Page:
The Snitch

Just a little of everything HR

Archive for the ‘Healthcare’ Category

Sleeping at work? A dream comes true!

leave a comment »

They have always said that everything you need to know you learn in kindergarten, and one of the biggest things I took away from my pre-school education was the need for afternoon naps.

So when I came across an online article while doing some research (read: taking a break and checking Facebook – yes, I’m back on that bandwagon) that said naps at work not only boost productivity but also reduces the risk of cardiovascular problems, I was thrilled.


There is actual science behind this. When a person is tired, neurons in the brain shut off, which essentially means that while your body is awake, your brain is fast asleep. Taking a quick 15-minute nap helps you recharge and get those neurons up and running again.

In fact, researchers at the University of California at Berkeley confirmed in 2010 that napping also improves the brain’s ability to retain information. They added that mid-day naps “not only rights the wrong of prolonged wakefulness but, at a neuro-cognitive level, moves you beyond where you were before”.

But isn’t it bad enough that employees are already taking breaks for coffee and cigarettes? Will bosses really be okay with workers disappearing for 15 minutes at a time to catch up on some sleep?

Thankfully, I have friends in high places and decided to give them a call to get their take on what I hope will be the next great office fad.

Douglas Gan, founder and chief executive officer of location-based service provider ShowNearby, tells me he doesn’t mind his employees sleeping at work. The last time I visited their office for lunch, Douglas even pointed out the couch in one of the bigger offices and proudly told me, “That’s where some of the guys take naps”.

What’s more, he doesn’t limit how long they can nap for and even encourages his staff to work from home if they’re too tired to come into the office. No wonder ShowNearby was one of the recipients of Asia’s Best Employer Brand Awards this year.

“Naps can help them get rid of a tired mind and move forward,” Douglas says. “Also, I think because they appreciate the fact that they can nap, they tend to work better when they’re awake.”

However, not everyone is onboard with the idea of napping at work. Edvarcl Heng, social media manager at MediaCom, says instead of naps, his employees are allowed to take breaks as often as they like, as long as productivity isn’t affected.

“They are also equipped with Nerf guns (a type of toy gun which shoots foam bullets) and games on their Macs as an explicit nod from management that we will not frown upon fun,” Ed says.

On top of the fun and games, employees are also allowed to go out to buy titbits (another one of my favourite break-time activities), surf the Internet and play games with each other. “A worker is not an automaton. They need rest to boost their productivity,” Ed says.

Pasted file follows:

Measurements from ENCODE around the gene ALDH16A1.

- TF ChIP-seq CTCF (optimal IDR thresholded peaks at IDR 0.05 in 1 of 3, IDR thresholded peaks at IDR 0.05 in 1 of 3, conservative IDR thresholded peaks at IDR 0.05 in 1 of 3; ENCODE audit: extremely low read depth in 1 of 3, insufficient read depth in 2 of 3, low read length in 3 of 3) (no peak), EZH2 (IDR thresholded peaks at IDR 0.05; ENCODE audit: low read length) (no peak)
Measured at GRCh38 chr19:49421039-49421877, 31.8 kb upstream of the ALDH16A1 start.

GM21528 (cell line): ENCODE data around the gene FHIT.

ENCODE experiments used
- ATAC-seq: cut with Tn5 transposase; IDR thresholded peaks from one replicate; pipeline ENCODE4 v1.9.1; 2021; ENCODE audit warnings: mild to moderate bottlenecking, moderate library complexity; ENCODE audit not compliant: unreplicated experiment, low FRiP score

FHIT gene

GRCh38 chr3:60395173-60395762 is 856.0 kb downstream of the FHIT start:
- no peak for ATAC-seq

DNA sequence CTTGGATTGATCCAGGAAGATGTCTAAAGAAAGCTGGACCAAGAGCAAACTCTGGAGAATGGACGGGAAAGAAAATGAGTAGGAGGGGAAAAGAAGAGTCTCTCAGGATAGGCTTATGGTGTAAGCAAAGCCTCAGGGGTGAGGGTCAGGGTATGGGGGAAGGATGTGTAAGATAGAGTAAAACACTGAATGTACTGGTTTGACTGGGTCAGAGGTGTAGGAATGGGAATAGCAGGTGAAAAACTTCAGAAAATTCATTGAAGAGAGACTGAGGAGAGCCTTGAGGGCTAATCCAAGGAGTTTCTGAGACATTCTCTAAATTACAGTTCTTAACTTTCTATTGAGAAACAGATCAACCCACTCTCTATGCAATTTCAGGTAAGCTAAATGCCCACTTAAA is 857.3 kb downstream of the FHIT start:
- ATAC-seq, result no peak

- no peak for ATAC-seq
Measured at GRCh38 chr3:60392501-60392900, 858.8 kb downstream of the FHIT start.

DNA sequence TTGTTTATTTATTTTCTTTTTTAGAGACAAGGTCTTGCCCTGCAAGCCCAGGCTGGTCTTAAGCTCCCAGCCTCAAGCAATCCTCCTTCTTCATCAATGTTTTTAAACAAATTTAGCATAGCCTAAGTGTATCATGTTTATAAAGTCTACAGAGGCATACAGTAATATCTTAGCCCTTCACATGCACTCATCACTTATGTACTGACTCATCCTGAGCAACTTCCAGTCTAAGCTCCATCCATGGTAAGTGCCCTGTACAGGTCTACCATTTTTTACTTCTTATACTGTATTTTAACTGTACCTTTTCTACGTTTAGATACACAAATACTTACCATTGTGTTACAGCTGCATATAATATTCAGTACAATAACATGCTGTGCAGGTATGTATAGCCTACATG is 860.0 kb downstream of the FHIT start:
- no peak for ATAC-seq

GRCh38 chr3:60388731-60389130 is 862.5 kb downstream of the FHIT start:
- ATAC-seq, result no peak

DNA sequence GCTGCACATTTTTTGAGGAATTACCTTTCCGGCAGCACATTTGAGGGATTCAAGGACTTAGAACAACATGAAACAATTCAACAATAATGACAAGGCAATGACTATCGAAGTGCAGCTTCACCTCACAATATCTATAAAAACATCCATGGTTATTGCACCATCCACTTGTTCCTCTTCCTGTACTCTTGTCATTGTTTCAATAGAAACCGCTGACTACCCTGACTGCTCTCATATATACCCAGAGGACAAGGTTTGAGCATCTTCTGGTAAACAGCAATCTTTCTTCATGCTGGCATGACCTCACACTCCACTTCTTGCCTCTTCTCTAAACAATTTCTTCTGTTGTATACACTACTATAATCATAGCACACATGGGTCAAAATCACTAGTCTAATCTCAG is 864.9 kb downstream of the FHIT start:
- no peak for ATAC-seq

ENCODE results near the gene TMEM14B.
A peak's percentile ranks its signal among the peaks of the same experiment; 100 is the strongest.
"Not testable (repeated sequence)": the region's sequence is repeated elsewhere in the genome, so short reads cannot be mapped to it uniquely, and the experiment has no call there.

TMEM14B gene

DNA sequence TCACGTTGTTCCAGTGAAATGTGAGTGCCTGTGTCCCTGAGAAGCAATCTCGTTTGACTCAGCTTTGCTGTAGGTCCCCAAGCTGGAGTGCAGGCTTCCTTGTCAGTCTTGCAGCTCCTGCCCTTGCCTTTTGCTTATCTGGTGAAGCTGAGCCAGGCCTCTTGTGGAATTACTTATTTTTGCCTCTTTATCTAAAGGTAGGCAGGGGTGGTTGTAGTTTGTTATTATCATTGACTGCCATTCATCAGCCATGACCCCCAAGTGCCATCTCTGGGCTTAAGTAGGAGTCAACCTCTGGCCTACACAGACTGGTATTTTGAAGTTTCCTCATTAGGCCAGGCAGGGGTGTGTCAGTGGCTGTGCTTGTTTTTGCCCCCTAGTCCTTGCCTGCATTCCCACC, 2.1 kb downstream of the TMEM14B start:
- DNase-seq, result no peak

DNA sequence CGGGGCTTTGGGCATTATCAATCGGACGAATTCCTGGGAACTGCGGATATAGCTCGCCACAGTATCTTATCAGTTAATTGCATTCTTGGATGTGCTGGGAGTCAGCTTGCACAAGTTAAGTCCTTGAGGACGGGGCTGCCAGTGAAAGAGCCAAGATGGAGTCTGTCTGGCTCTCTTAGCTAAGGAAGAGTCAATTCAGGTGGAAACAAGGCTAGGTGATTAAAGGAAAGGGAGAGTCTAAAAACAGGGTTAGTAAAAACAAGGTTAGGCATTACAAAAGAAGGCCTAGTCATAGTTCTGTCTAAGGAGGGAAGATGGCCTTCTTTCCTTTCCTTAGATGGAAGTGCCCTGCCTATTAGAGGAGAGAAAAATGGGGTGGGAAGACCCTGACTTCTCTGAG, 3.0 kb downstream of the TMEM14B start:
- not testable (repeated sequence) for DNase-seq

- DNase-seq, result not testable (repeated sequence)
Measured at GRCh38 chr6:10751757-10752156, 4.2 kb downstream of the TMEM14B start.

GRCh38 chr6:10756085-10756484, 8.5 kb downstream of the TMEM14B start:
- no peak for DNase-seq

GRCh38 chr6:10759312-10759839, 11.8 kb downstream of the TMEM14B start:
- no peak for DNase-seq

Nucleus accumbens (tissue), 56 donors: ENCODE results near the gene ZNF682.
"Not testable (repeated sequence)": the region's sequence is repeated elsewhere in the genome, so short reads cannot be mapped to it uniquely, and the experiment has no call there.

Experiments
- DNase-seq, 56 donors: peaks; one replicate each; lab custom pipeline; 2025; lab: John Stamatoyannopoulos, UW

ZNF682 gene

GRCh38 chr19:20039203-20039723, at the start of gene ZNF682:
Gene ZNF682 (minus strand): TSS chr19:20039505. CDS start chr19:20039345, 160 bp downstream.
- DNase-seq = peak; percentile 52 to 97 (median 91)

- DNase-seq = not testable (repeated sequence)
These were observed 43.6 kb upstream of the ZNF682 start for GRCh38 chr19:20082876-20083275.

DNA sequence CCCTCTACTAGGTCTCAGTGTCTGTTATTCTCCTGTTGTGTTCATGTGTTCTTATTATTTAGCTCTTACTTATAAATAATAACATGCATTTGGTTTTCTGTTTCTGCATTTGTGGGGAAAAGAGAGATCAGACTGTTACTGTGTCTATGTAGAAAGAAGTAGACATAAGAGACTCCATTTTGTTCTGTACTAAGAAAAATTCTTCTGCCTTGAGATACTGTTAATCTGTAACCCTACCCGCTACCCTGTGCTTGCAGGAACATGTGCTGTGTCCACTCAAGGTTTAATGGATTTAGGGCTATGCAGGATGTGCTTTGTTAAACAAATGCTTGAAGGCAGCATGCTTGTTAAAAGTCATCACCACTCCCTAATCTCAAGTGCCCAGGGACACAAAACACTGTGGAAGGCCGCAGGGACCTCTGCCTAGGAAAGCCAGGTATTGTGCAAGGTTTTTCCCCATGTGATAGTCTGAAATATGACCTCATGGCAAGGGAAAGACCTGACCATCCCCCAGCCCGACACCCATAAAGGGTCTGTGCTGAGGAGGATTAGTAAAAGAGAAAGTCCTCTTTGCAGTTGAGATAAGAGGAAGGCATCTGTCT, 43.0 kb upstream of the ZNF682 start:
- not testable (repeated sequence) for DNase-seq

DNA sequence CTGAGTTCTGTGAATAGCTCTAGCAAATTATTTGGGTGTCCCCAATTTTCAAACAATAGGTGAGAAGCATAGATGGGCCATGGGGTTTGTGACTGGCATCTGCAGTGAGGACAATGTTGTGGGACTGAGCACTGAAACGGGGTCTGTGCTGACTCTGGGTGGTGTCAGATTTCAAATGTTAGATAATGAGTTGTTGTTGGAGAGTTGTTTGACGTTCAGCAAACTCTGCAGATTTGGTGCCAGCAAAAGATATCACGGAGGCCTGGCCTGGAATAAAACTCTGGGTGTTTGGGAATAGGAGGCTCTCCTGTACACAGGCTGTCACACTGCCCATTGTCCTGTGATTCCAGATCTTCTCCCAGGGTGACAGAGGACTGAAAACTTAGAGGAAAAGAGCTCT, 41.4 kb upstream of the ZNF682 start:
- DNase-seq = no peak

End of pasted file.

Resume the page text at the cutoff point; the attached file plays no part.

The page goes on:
While writing this blog entry, I was also multi-tasking (talking to my best friend) and found out that the only reason he hadn’t replied my messages the past hour was because he was – you guessed it – taking a nap at work. He claims to even have a sleeping bag in the office, but that’s information I’ll take with a grain of salt.

“The trick is to get the duration just right. 15 minutes to half an hour tops,” he advises, sounding like a professional nap-taker. “Anything less won’t help and too long will make you groggy when you wake up.”

But does it really help with his productivity for the rest of the day? “Yeah, definitely!” he says. “How else do you think I get through the day?”

Well, I guess it all comes down to the industry and nature of the business you are in.

Let me know which side of the fence you’re on by leaving a comment or sending me a message on Twitter (@theofficesnitch).

Now, if you’ll excuse me, I’m just going to have a quick talk with my bosses on setting up a designated nap area in our new office.

Written by Sabrina Zolkifi

September 2, 2011 at 11:23 am

Small Talk on lying employees and coffee addicts

leave a comment »

Singapore – Some employees are so determined to not go into the office that they would spend days faking symptoms to appear more credible when taking sick leave.

A new report by PricewaterhouseCoopers (PwC) has found that two in five employees would fake symptoms before calling in sick. Worryingly, 5% even said they would resort to using things like crutches and make-up to be more believable.

The report suggested employers have to hone in on the underlying reasons behind why their staff are willing to go to such measures to miss work.

“Rather than a sign of laziness, unwarranted absence can mean people are under-used,” Neil Roden, human resources (HR) consulting partner at PwC, said. “Employers need to think creatively on how they can get people back in gear.”